Gay theory threatens federal design

Gay theory threatens capital creation because it threatens the family and marriage. Almost as important is that it threatens the federal design, with its importance on localism, local control, states’ rights. “[W]hen petitioners and their amici urge this Court to conclude that the laws of States allowing same-sex marriage must prevail in every State, they threaten the federal design. Indeed, by asking this Court to override a sovereign State’s definition of marriage, petitioners and their amici are asking this Court to do that for which Section 3 of the federal Defense of Marriage Act was condemned in Windsor.” The Windsor decision makes clear that the  Defense of Marriage Act provisions that pinched the consciences of the states that had gay marriage regimes were wrong because they violated tenets of federalism. Federalism is essentially covenantalism in which independent “sovereign” entities enter covenants of association and mutual submission.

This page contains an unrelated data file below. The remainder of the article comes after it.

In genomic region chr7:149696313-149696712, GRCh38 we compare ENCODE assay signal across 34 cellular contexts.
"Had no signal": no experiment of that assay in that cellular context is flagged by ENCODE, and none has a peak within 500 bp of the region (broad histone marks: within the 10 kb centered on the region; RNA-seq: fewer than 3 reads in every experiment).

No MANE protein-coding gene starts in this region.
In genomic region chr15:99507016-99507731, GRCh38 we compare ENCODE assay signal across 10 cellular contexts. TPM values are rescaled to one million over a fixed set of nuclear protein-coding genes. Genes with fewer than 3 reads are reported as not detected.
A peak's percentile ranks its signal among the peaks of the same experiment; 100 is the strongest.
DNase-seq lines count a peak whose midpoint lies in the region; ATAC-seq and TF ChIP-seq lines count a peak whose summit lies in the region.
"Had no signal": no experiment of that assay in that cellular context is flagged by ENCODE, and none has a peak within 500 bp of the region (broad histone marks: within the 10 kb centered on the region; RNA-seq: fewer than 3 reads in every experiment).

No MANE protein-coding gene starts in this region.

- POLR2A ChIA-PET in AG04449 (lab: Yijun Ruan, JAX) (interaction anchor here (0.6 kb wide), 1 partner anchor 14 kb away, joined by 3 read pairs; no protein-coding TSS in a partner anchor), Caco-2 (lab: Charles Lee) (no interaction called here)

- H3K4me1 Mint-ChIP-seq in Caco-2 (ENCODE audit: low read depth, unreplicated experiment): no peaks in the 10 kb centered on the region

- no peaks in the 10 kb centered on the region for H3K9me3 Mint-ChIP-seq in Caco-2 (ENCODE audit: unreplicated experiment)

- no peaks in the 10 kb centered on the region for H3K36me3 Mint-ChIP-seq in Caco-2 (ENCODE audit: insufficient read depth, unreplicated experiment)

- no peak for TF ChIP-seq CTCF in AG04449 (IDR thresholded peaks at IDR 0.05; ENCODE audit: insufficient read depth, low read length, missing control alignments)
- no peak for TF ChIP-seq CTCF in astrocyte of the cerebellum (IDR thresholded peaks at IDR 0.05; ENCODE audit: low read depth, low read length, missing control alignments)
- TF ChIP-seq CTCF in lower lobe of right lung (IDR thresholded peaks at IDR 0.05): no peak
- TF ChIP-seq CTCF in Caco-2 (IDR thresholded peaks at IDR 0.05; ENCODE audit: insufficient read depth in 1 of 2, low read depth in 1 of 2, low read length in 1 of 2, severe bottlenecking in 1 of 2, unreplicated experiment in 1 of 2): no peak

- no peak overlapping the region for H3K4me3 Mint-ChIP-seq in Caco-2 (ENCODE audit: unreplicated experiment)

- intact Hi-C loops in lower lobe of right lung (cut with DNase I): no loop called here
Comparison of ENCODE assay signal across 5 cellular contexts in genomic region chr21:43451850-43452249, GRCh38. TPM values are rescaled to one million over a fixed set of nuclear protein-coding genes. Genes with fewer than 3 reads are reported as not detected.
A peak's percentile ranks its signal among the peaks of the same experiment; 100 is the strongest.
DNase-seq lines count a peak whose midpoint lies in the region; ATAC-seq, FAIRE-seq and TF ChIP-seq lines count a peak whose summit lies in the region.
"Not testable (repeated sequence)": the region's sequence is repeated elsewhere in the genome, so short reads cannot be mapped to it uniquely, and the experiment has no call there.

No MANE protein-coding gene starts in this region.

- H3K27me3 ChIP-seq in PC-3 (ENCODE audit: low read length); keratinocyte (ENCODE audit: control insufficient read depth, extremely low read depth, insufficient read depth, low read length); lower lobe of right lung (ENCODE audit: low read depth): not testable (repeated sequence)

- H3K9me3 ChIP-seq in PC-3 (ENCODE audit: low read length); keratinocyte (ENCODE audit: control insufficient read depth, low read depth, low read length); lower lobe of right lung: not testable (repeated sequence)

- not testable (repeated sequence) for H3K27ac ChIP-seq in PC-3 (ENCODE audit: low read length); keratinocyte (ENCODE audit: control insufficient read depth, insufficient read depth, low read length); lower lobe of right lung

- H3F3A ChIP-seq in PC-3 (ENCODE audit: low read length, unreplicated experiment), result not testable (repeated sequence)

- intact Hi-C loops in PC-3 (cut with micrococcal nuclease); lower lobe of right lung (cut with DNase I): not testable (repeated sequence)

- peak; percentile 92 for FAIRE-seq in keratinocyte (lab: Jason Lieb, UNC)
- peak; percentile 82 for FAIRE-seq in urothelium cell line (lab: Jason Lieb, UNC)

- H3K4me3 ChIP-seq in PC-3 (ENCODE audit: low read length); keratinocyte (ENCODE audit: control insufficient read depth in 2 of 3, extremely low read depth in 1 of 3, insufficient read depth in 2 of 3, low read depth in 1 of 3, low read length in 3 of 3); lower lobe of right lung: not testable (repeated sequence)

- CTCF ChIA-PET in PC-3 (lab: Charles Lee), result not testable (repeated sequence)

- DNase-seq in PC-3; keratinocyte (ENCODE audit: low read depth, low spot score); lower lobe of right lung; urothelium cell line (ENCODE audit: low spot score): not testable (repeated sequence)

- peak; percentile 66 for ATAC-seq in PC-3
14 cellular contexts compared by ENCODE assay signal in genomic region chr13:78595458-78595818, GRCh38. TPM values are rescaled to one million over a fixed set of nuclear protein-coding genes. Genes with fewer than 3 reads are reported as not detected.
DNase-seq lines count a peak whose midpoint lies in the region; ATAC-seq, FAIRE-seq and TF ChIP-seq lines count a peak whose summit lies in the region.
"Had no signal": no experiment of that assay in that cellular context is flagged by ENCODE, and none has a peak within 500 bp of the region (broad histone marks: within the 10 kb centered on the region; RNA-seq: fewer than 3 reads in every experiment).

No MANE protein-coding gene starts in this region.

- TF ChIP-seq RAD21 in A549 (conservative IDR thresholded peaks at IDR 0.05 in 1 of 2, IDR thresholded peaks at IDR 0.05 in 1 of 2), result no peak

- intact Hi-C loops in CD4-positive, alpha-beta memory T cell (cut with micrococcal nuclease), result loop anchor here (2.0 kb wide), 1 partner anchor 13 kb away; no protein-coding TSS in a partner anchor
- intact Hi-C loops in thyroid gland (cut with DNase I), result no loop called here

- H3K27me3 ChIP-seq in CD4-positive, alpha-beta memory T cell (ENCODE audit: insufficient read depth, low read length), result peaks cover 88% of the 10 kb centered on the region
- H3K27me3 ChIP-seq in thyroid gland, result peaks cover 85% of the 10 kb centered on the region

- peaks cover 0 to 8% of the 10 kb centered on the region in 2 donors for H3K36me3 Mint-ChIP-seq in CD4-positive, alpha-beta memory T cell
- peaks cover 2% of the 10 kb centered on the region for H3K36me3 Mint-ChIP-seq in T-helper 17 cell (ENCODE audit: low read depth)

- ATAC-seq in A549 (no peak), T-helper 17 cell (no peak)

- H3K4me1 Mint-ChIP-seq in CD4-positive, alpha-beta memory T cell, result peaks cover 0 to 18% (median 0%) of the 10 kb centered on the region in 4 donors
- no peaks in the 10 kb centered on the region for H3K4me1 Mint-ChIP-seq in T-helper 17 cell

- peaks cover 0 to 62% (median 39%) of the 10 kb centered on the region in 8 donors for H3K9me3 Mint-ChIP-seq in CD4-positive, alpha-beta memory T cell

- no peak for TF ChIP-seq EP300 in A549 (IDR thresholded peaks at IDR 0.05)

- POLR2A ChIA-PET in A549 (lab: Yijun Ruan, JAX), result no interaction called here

Federalism is modeled after the biblical theory of decentralized and localized power, as in the old Hebrew republic, in which a three-part covenant existed. Namely, that among the people, their tribal leaders (and, later, the king) and God Himself, providing the standard of conduct in civil government.

Gay market’s sinking shares